Budget-Friendly Statement Ceiling

13 Materials
5 Hours

When you want to create a home office that wows, a great addition is a statement ceiling. However, even though your imagination can come up with great ideas, they are not always cost-effective. Enter in the budget-friendly statement ceiling. This simple, yet jaw-dropping accent will make any room in your home feel like it's worth a fortune, but you'll know it only cost you under $80.

With my DIY sidekick (a.k.a. my dad) , we took this home office from done to dreamy. Let's walk through the steps we took to make this simple wow statement.

Step 1: Remove Pre-exisiting Light Fixture

Step 2: Mark Studs on Ceiling

Before we even did anything with the piece of wood, we mapped out how the wood was going to be attached on the ceiling. First thing was to use our stud finder to mark the studs. We started finding the studs closest to the light box. We marked them with a pencil on the ceiling and then verified the distance between each... 16" apart. We then took the measurements from the wall to the stud to get a better idea of how many studs our 4' x 4' piece would cover in its diagonal form. We wrote these measurements down so we could mark them again when we put the piece of wood in place on the ceiling.

Step 3: Measure the Light Fixture

For my light fixture, I had a 5.5" square cover and a wire box that had a 4" radius. In order to keep the wood piece within the square cover, but still allow the wire box to be accessible, I made the cut on the wood a 4.5" square. Be sure to measure and measure again before cutting. The goal is to get the light fixture cover to hide the entire opening in the wood once installed.

Step 4: Cut Hole in the Wood Piece

Before cutting the piece out of the middle, we marked the center of the 4' x 4' piece of wood. Since our square cut out needed to be 4.5", we lined up our flat ruler with the 2.25" mark in the center and drew a mark on either side.

After repeating for all sides, we outlined the square in full that needed to be cut out. I'm sure there are better tools to actually cut the hole in the wood, but all we had on hand was a circular saw. With the wood piece propped up on two sawhorses, we very carefully used the circular saw above the top of the wood and cut on the lines we had drawn.

Step 5: Stain the Piece of Wood

Step 6: Paint Rosettes & Moulding with Your Ceiling Paint

Step 7: Measure Again

To avoid any misalignment with the install, we marked the ceiling with an X for each corner the wood piece would line up with, so we could see if we were holding the piece straight before nailing it. We also extended the measurements of the studs we originally marked on the ceiling to a spot outside of where the 4' x 4' piece would go, so we could see it when we held up the wood piece to install it.

Step 8: Nail Wood to Ceiling

This part is definitely a two person job. We used 10 dark brown nails, two on each side in line with the studs and two in the area aligned with the studs.

Step 9: Nail Chair Rail Moulding

Once your main wood piece is up, you can trim out the edges using the chair rail moulding. This is where a nail gun would be helpful.

Step 10: Hide Nails Using Wood Putty

Step 11: Touch Up the Paint, if necessary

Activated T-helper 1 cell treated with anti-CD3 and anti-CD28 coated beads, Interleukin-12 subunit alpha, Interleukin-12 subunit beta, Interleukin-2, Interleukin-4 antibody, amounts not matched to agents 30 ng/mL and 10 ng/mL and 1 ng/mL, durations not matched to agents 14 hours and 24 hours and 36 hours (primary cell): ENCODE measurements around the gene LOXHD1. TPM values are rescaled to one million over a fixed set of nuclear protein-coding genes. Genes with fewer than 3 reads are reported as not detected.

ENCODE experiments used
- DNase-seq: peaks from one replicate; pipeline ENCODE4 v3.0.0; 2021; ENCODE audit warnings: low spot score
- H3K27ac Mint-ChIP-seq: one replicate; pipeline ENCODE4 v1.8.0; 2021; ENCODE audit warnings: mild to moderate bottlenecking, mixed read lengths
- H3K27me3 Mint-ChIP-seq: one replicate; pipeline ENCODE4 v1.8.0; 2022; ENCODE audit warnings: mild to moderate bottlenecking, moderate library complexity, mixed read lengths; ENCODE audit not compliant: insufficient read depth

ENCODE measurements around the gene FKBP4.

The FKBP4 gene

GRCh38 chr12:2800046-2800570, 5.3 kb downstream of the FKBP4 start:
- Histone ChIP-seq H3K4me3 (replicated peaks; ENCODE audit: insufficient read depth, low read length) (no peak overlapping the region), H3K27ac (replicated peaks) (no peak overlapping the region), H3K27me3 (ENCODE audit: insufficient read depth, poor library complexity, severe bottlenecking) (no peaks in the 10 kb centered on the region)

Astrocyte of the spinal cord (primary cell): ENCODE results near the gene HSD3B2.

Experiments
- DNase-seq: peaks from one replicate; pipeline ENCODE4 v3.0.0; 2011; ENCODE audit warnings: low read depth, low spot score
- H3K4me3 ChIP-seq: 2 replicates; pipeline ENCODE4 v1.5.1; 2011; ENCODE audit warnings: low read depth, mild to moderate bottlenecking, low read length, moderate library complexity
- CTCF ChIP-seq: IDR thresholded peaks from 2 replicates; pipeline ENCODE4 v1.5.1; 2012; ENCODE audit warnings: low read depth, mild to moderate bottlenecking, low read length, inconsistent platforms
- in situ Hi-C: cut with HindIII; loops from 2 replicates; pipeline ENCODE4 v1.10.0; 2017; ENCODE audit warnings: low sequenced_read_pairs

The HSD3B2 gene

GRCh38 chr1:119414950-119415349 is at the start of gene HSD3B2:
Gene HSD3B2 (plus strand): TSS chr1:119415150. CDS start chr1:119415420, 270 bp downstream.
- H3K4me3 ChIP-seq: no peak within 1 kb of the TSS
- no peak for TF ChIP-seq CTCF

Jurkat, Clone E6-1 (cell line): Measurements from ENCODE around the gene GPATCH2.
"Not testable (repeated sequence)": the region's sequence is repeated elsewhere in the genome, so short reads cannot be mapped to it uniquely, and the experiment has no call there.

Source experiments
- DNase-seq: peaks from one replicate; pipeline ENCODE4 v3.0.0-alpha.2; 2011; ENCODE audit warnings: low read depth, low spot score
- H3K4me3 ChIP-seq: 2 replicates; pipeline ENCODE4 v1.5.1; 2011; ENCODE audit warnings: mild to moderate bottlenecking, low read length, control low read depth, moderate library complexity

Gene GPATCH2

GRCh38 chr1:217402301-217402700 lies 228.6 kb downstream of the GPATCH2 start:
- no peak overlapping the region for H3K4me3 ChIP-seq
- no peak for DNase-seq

Step 12: Glue Rosettes to Each Corner

We used a swirl of glue on the back of the rosettes and the sides to adhere them to the moulding as well. We had a wet rag handy, too, to wipe off any excess glue. In order to make sure they stayed put, we used two strips of painter's tape to hold the rosettes in place while the glue dried.

Step 13: Caulk Edges (optional)

Step 14: Re-Hang your Ceiling Light Fixture

For the full tutorial and all my tips, check out the original post https://www.myhomierhome.com/wood-statement-ceiling/. What do you think of the finished product?

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Christin | My Homier Home

Want more details about this and other DIY projects? Check out my blog post!


Have a question about this project?

2 questions
  • Heje
    on Oct 30, 2019

    Would it have worked out just as nice with the middle being painted and the edges being the molding?

    • Margie Hood
      on Nov 8, 2019

      Wow simple yet very elegant and pleasing!! I love love love it!!! I bet you have started alot of convos with that piece haven't you... well I do love it and for one am going to try it off my kitchen where in near future I want to put a nice pendant light and with my budget you totally hooked me up with some awesomeness!!!Thank you so much for sharing your Talent!

  • Betty Sutton Smith
    on Nov 7, 2019

    OK, let me know,but... hope it doesn't sound sill Can i put a cabinet over my cooktop using this idea for a microwave/ fan???? We didn't add one when my house was built . Isee the need for one badly. We were trying to save mony in each area!!! My first home. My ceilings are low enough I think it might work ! What do you think?? I do know it would have to be afixed extra sturdy to hold acabinet and microwave!!! My son is very good at things like this . One reason i want this , is my ceiling.is is turning dingy from all the cooking !! Plz let me know what you think!!! Oh and yes there is an exhaust pipe leading directly across this place in the ceiling . The cooktop is gas. So when the power is out i still have a way to cook dang it lol. Thanks and sorry it sooo long

    • Christin | My Homier Home
      on Nov 8, 2019

      Thanks! I am no expert in this space, so I would definitely consult a contractor, but it sounds like it could possibly work! I’m curious to know what you find out and see the results! I’m sorry I wasn’t more helpful, but I like your idea!

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